This requires a choice and a course of life resulting from love for God and one’s neighbour.

According to God’s command, the priests were to wear linen garments, because:

… they must not wear any woollen garment while ministering at the gates of the inner court or inside the temple (tabernacle).
(Ezekiel 44:17)

They must not wear anything that makes them perspire. (Ezekiel 44:18)

This points to the promise of Jesus, which calls:

Come to me, all you who are weary and burdened, and I will give you rest. Take my yoke upon you and learn from me, for I am gentle and humble in heart, and you will find rest for your souls. For my yoke is easy and my burden is light. (Matthew 11:28-30)

This is what John writes in his first letter:

In fact, this is love for God: to keep his commands. And his commands are not burdensome, for everyone born of God overcomes the world. This is the victory that has overcome the world, even our faith. (1 John 5:3-4)

Living under the yoke that Jesus offers and being clothed in fine linen clothing means:

  • accepting the authority of Jesus and taking His teaching to heart
  • living life together with Jesus
  • being aware of the commission in this world
  • in which doing righteous deeds under His authority is a pleasant commission
  • that is gradually experienced as soft, from a character that grows stronger
  • in order to find the perfect inner peace for the soul.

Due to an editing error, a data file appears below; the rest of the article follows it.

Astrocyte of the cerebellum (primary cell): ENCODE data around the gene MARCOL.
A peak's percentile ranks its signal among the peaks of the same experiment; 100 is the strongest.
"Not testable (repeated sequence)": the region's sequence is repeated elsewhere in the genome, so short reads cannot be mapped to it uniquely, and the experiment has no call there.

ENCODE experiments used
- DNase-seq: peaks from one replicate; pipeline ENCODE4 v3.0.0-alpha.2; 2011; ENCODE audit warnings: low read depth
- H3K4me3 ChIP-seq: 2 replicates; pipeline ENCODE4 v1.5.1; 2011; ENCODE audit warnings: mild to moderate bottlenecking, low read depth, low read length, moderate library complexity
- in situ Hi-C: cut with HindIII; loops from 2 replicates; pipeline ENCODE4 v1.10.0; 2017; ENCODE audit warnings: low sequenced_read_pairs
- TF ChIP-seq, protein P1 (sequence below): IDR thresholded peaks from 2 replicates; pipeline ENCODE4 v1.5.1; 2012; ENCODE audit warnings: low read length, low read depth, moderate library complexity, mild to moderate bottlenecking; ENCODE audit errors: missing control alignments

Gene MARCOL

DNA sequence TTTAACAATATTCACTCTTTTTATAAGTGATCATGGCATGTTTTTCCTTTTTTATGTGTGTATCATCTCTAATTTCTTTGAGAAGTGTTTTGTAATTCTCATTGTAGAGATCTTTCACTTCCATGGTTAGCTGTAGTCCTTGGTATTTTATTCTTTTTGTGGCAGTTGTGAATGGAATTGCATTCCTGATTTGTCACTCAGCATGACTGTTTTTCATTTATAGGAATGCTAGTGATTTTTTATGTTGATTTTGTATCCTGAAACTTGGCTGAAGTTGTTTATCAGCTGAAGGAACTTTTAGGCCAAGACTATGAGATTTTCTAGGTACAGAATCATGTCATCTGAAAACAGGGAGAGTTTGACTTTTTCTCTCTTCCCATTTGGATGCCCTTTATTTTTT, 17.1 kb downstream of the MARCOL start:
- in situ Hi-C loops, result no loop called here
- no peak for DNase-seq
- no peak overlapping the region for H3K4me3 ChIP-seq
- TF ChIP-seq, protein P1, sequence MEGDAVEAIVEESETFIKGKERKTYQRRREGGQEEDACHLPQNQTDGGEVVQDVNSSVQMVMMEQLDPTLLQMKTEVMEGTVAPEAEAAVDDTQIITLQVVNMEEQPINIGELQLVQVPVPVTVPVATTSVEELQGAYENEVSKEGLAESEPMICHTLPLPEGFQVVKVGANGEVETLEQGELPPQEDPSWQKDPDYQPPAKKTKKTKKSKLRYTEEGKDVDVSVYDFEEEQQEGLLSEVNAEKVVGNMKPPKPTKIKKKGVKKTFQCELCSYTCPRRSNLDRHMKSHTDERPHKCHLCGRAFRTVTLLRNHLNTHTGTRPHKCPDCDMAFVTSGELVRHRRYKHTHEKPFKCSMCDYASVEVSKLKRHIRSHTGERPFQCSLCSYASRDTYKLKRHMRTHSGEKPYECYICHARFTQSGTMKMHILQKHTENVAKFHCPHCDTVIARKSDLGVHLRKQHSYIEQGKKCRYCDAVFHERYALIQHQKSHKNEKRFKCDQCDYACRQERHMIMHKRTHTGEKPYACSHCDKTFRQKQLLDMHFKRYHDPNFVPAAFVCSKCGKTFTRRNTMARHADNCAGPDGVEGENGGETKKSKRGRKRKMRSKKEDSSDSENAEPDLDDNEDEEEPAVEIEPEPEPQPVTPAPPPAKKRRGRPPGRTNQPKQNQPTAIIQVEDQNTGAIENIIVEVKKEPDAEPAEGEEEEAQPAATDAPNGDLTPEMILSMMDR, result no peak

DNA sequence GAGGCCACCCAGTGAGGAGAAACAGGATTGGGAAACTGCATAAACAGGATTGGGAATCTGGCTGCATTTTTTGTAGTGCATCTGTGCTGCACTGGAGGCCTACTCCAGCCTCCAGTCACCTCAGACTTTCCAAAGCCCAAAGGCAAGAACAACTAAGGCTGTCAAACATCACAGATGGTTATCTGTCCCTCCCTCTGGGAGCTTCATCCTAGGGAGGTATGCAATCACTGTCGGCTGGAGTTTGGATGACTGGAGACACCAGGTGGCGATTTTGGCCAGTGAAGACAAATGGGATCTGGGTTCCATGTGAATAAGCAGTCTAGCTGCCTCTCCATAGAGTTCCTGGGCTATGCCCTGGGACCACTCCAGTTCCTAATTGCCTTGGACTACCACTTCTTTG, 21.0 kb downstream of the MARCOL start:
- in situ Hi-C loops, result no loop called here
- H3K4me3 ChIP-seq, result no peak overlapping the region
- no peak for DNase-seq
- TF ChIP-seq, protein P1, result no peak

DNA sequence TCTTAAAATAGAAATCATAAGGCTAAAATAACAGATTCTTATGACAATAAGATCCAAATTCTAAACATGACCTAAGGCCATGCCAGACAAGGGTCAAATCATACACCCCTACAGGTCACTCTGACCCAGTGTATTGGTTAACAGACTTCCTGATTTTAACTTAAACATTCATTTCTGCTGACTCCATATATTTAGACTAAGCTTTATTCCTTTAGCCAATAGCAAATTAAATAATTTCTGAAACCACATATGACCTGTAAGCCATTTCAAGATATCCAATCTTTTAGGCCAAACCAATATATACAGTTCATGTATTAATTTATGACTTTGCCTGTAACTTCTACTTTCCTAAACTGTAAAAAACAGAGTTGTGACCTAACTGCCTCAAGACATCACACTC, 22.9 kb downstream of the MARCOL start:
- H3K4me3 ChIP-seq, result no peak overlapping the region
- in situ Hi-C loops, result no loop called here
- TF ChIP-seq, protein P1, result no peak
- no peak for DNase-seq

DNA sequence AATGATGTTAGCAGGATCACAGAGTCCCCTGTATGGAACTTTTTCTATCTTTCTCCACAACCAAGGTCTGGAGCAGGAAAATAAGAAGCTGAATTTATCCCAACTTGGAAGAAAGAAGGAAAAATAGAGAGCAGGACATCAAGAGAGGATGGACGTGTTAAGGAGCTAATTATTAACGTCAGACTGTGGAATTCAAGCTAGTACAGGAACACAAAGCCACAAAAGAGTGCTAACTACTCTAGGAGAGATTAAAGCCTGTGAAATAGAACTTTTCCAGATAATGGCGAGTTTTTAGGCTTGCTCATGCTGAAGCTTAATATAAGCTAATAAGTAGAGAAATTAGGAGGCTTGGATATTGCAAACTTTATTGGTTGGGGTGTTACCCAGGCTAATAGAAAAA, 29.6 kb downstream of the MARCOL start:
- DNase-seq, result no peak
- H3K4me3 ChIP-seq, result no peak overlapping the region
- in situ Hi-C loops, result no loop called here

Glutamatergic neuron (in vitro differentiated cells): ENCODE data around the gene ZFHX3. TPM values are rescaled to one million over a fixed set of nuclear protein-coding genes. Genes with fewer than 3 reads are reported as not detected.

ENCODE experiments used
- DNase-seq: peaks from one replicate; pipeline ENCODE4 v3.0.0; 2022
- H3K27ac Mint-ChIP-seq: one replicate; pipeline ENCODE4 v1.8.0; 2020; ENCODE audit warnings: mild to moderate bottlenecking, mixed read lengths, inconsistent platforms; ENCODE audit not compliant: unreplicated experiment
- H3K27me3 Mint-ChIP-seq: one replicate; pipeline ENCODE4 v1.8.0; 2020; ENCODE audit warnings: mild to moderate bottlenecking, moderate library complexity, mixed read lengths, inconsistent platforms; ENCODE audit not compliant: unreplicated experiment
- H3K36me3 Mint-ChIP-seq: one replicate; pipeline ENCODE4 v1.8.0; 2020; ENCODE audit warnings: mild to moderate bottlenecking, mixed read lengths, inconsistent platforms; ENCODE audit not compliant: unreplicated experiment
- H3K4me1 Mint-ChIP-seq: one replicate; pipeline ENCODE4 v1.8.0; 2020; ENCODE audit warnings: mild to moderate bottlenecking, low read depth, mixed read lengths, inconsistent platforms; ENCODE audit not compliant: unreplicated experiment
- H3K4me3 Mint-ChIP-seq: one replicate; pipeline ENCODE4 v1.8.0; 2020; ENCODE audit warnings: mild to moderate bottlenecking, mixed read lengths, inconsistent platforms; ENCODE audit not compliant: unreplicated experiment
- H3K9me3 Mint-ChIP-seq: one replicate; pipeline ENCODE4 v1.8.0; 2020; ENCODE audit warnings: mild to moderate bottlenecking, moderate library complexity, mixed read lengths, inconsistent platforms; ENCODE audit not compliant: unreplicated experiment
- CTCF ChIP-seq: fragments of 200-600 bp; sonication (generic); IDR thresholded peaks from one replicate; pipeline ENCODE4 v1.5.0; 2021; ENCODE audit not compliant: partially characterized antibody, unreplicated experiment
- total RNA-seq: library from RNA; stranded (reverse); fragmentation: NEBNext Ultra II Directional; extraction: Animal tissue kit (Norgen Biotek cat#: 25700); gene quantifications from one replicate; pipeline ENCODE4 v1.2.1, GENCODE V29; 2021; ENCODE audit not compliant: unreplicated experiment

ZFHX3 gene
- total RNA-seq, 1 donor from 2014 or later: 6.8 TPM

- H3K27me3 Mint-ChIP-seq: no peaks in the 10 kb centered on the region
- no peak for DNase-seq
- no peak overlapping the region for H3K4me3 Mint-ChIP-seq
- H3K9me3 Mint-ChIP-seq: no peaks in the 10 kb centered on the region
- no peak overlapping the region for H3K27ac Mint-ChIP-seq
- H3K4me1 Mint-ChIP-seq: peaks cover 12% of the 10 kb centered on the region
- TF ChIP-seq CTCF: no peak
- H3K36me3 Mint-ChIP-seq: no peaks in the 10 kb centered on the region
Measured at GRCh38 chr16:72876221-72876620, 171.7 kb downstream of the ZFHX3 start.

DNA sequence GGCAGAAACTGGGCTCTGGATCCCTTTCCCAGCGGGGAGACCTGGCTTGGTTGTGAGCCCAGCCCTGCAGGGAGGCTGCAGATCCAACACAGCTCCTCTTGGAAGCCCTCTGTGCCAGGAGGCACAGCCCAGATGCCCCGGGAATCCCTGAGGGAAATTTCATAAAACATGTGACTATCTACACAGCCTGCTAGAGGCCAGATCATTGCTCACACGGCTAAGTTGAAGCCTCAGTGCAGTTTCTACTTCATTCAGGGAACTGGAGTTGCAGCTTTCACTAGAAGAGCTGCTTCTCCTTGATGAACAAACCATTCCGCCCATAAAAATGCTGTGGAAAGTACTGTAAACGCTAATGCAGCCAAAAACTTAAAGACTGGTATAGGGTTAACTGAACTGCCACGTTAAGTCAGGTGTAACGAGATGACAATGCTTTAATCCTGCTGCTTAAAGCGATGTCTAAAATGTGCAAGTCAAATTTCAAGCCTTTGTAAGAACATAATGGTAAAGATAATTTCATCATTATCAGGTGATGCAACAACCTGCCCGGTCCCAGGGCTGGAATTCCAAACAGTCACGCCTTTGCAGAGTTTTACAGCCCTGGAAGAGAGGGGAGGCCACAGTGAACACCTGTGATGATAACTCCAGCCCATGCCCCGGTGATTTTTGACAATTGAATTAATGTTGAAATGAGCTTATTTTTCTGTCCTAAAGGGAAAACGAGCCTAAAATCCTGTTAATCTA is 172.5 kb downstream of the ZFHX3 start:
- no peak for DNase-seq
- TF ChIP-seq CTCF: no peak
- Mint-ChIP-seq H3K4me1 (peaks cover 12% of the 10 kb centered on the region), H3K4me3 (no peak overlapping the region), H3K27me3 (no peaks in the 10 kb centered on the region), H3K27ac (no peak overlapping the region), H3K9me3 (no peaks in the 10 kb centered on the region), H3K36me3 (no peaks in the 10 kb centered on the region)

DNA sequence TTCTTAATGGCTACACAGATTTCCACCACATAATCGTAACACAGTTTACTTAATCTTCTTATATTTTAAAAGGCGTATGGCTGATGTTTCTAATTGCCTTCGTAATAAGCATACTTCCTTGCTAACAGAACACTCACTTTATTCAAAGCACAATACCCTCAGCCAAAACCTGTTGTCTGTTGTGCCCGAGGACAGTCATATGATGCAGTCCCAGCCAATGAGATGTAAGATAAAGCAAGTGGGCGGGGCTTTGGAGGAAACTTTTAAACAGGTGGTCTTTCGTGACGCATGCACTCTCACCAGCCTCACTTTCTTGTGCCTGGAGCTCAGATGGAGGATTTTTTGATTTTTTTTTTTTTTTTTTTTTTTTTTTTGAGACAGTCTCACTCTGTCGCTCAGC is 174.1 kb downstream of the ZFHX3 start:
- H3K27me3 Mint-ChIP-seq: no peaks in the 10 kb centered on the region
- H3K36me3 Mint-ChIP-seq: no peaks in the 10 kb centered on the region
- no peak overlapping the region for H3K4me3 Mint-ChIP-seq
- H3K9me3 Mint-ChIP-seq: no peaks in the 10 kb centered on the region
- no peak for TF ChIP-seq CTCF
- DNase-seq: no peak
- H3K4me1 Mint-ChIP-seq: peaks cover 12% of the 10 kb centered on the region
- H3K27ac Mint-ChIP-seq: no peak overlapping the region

Bearing the burden of life with Jesus means that the burden becomes light and does not cause sweat.
This does not mean that a priest in the order of Melchizedek will never encounter difficulties in his life, or that he will not have to make difficult decisions.
It does mean that one is not overwhelmed by them, because the priest/disciple learns to handle them in a life together with Jesus.

What are the righteous deeds?
A few Bible texts by way of explanation:

Love the Lord your God with all your heart and with all your soul and with all your strength.
(Deuteronomy 6:5) (see also: Matthew 22:37 – Marc 12:30 – Luke 10:27)

Love the Lord your God and keep his requirements, his decrees, his laws and his commands always. (Deuteronomy 11:1)

Do not seek revenge or bear a grudge against anyone among your people, but love your neighbour as yourself. I am the Lord. (Leviticus 19:18)

But the fruit of the Spirit is love, joy, peace, forbearance, kindness, goodness, faithfulness, gentleness and self-control. (Galatians 5:22)